Their software is a hideously complicated and over-engineered attempt to twist human relationships into math. It only works on StackOverflow because:
a) The tech community was desperate for an alternative to hidebound mailing lists on one hand and expertsexchange on the other
b) How to put this? A whole lot of nerds really would like to be able to reduce the complexity of human relationships to math, too, and willingly participated.
But without a userbase that's dying for a solution, any solution, and especially a userbase prepared to put up with convoluted ranking-rating-have-I-got-enough-points-to-change-my-profile-picture-yet point-scoring games the software is actually a millstone. You're not going to get a liberal arts Q&A site that takes off with those restrictions. This is why StackExchange was such a dud.
By not realising this, their solution is more of the same! "Sure, you can start a site, you just need pi+4 users to seed your initial contract bounding, then that will need to be ranked to 6 by a quorum of level 3 users, and after an initial 26-day period of zzzzzzzzzz <click>".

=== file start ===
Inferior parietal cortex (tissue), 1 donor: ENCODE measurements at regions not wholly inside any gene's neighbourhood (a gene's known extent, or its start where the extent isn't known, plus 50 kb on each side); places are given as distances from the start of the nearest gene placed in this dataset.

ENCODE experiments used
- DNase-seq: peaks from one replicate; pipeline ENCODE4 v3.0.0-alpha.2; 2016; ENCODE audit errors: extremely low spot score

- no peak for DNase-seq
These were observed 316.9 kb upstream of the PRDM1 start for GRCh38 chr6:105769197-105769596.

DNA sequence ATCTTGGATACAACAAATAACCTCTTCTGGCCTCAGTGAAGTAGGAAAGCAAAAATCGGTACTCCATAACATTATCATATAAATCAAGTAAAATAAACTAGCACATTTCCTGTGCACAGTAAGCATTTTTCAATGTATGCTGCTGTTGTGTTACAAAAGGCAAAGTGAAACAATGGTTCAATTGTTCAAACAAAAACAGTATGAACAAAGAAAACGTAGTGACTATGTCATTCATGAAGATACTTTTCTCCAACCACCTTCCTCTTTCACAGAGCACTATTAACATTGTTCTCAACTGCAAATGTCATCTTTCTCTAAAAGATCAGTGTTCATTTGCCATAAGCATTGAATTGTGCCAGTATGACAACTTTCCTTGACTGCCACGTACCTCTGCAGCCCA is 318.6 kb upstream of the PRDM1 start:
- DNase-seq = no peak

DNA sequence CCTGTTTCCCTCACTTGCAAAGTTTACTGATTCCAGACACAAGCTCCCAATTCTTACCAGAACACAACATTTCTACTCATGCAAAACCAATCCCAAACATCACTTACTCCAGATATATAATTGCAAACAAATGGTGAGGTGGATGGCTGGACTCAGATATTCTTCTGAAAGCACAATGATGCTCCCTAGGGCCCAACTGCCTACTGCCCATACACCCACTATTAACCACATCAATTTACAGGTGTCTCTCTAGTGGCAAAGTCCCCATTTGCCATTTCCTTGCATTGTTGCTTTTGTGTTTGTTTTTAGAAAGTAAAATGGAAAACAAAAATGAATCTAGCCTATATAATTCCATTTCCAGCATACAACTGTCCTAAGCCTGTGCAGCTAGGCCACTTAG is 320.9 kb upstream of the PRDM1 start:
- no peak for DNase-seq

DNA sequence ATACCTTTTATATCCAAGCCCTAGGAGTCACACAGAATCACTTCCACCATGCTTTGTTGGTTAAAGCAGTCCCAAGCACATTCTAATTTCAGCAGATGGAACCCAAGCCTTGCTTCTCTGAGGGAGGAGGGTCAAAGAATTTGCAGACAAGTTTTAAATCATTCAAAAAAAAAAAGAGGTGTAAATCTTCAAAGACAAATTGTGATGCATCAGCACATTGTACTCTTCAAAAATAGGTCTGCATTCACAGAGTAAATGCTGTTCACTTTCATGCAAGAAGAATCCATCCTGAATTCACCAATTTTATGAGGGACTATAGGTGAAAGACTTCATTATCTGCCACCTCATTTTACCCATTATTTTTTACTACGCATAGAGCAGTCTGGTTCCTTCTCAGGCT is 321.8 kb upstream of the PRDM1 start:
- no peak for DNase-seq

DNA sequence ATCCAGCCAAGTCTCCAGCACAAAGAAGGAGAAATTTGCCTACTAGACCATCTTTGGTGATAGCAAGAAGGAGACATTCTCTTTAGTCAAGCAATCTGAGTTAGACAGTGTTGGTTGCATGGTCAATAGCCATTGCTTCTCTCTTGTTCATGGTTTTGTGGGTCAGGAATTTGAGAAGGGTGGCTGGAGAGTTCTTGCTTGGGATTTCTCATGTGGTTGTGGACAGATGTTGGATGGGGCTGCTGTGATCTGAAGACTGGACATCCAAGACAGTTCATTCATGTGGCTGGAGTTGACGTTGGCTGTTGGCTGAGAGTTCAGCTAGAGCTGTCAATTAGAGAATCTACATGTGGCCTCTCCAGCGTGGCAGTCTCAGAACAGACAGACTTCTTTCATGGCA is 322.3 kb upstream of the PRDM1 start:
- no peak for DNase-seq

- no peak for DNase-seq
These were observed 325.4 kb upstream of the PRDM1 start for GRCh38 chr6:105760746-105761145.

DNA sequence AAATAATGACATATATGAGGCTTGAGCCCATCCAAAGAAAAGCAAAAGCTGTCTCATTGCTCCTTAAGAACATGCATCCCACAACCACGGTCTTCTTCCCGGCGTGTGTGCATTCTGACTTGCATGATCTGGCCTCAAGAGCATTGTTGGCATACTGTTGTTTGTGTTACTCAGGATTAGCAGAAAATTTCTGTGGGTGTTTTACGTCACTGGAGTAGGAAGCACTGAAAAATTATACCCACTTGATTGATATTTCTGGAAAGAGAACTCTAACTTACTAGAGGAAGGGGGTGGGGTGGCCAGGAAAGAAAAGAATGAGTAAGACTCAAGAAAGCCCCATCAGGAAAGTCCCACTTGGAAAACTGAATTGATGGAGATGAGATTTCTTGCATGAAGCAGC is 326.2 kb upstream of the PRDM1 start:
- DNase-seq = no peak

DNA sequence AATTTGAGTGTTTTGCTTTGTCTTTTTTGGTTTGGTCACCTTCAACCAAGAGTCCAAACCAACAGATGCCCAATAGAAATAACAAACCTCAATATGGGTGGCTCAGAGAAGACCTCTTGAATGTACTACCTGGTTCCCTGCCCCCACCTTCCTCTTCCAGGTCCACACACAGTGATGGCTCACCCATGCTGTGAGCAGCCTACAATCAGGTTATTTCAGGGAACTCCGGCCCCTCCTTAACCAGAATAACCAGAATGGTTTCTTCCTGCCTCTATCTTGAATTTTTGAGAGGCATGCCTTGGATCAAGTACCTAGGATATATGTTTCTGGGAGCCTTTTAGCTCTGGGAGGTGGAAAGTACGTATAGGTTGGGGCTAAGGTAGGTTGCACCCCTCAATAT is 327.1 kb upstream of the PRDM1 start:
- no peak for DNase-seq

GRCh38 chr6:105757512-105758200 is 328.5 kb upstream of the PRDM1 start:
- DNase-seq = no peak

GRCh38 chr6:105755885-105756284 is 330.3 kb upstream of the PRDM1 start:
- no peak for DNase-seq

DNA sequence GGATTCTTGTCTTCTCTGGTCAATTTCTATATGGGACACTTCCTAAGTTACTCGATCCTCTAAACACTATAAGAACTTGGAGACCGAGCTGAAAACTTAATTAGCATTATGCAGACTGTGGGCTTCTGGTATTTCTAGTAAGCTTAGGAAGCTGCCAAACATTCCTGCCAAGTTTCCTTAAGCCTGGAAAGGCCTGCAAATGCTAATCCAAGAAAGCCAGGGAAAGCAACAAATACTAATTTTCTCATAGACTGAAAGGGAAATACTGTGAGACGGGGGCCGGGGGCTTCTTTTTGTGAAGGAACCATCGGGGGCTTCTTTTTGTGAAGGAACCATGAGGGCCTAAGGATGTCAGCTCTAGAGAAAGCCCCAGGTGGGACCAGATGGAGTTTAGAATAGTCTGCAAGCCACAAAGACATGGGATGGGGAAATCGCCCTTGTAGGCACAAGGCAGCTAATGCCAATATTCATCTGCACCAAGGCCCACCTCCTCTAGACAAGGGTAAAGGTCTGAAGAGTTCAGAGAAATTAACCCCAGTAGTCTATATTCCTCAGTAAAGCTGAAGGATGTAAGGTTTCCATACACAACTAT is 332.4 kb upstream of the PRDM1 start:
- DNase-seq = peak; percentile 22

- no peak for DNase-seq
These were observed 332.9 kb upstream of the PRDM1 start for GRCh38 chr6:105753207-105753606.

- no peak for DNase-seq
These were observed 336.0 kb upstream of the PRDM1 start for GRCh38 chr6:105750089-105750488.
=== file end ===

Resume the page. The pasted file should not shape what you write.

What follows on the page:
You want to create a good Q&A site, you need to have a community, and it needs to be well-tended by empathic people who know how and where to prune. The software is pretty much irrelevant. Look at http://ask.metafilter.com/ for a success story: totally flat, forum-esque, but answers are obvious, there's no chatter or bullshit, and it works on the most amorphous and wide-ranging types of questions.
There is no shortcut solution to this problem. There is no way to mathematically manage human connections like this that works in this space. The route to success is careful relationship management, not yet more programming.